We sometimes forget to take into account just how old our dogs really are. And it’s not a case of one size fits all. A dog’s longevity has a lot to do with the size of the dog breed itself. When we convert dog years to human years, we gain a better idea of our dog’s capability.
Longevity might be something that you want to take into account when choosing your next puppy.
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Surprised by Breed Longevity
I remember, sometime ago, spotting an absolutely beautiful dog. It was a huge dog breed. The owner was used to receiving compliments for his loyal companion. After striking up a conversation, he mentioned that this was his 3rd dog from this particular breed. It was obvious that he was very happy with this breed. However, I was shocked when he explained the reason he was already up to his 3rd.
Dogs from his favoured breed rarely live longer than 6 or 7 years of age. And this particular pooch looked so agile for his dog years. But, it appeared that he was predestined to live a shorter life than average.
On the other hand, I was quite surprised when I started researching quirky and fun facts about Chihuahuas. I didn’t realise the ripe old age they can often enjoy.
So it is obvious that size plays a significant contributing factor when it comes to canine longevity.
Dog Years to Human Years Calculator
The rule of thumb we used to use as kids (multiplying by 7) is extremely loose and outdated.
Let’s see, via this handy calculator, if we can use a more relevant conversion formula. The calculator does take into account breed sizes. It uses 3 different dog sizes because smaller dogs do age differently to extra large dogs.
Disclaimer: The results of most dog age calculators should be used as a rough guide only. Breed also comes into it and this particular calculator does not take breed into account.
This calculator is only useful if you already know the age of your dog OR if you are planning on getting a new puppy and are wondering about the breed longevity.
Dog Age Unknown – How To Work It Out
What if you have adopted a rescue dog and you don’t know the age?
There are some excellent signs you can look for that can provide an indication of age:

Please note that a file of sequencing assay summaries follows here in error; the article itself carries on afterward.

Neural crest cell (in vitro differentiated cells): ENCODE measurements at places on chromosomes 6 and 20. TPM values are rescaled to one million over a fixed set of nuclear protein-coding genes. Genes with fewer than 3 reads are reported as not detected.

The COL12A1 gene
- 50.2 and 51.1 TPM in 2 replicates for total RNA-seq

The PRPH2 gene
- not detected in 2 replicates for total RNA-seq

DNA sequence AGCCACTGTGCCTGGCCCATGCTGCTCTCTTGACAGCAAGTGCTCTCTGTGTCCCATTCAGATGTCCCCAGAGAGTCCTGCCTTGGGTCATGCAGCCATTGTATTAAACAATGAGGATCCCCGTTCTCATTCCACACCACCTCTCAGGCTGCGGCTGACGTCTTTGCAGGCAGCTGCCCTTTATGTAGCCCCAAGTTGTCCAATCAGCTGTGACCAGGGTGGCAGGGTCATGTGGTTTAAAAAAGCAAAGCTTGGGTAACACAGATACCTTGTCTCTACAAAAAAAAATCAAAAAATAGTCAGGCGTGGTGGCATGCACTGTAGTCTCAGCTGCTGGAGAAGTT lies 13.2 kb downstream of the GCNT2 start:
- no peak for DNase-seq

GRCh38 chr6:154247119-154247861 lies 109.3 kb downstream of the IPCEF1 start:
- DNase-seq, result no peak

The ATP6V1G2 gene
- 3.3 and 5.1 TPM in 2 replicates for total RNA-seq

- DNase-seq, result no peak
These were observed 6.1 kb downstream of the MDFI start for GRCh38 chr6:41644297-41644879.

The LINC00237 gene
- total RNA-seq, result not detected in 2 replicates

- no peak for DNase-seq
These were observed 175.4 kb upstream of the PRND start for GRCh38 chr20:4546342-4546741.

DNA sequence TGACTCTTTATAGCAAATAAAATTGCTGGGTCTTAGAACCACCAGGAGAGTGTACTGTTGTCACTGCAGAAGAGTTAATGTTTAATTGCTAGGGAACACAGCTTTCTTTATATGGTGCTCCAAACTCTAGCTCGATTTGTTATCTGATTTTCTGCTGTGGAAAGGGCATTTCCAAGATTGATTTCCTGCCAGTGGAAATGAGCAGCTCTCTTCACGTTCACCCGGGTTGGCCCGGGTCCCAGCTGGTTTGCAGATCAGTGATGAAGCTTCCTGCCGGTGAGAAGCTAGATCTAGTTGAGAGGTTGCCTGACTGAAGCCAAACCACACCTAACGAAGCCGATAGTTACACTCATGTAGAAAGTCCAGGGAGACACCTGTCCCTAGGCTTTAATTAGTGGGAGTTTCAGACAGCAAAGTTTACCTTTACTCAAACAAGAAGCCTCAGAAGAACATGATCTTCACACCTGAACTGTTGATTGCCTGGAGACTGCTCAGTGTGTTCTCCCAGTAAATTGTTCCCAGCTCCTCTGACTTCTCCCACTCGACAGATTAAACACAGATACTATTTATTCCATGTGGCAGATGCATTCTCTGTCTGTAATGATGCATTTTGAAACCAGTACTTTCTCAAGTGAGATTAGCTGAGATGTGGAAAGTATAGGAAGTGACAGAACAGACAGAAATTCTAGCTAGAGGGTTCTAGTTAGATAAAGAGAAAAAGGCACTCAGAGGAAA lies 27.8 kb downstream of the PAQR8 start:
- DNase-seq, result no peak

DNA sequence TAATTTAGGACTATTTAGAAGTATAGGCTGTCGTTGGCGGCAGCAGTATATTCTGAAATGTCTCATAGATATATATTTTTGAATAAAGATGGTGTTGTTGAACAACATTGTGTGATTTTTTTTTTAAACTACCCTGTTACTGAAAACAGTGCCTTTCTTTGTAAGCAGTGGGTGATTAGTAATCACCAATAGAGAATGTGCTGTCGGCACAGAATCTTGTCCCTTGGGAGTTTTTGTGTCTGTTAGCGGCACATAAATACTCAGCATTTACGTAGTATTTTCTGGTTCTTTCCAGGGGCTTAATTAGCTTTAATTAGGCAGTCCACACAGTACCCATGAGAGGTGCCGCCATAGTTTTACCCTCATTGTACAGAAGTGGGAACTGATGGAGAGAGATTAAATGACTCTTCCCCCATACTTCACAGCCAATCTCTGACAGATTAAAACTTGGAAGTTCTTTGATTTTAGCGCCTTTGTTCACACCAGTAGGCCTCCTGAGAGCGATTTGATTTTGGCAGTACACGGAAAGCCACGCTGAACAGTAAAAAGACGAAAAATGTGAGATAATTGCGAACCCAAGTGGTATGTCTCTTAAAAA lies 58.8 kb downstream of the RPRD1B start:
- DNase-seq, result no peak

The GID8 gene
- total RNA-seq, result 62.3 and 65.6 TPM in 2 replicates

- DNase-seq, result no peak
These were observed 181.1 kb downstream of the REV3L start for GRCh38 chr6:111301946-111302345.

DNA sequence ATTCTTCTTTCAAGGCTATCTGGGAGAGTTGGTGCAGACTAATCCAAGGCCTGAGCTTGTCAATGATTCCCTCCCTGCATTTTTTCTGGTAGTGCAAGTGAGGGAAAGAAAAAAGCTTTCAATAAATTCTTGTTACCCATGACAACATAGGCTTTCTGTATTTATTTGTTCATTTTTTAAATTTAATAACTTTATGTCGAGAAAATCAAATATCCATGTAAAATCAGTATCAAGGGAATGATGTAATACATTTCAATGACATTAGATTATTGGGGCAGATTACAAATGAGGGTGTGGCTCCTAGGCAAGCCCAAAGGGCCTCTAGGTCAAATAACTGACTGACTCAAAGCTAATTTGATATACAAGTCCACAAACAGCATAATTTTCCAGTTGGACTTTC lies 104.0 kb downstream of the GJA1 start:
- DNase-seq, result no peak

- Teeth – did you know that dog teeth start to be less than sparkling by the age of 1 or 2 years? You can get an excellent idea of what to look for when trying to estimate your dog’s age in this article: How to Figure Out Your Dog’s Age.
- Eye health – the video below demonstrates what to look for in an eye examination.
- Hair colour – most of us can easily recognise this because of the increasing grey hair around the nose and face area. The video below can help you equate this to an estimated age.
- Dog skin tone & muscle tone tend to decline with age
- Body agility – increasing stiffness in your dog can be an indication.
- Hearing loss, although this can also happen in younger dogs as well.
Your vet would be able to examine each of these above-listed areas and give you a fairly good indication of your dog’s age.
Some people also use DNA testing to work out the canine age.
Examine Teeth to Guestimate Dog Years
You can check the development, as well as the decline, of dog teeth to get an idea of age.
For example, did you know that by the age of 8 weeks all of the puppy teeth are usually present.
This video explains the various stages of dental development, with each age, very well. The video also gives an idea of how to examine eye health
Regardless of the dog years your pooch has reached, It is important to provide what is needed as he/she progresses through the years:
- Good nutrition
- Appropriate bedding & housing
- Affection & fun
- Medication if/when needed
- Regular vet visits and
- Whatever else become necessary to provide comfort in the more senior years.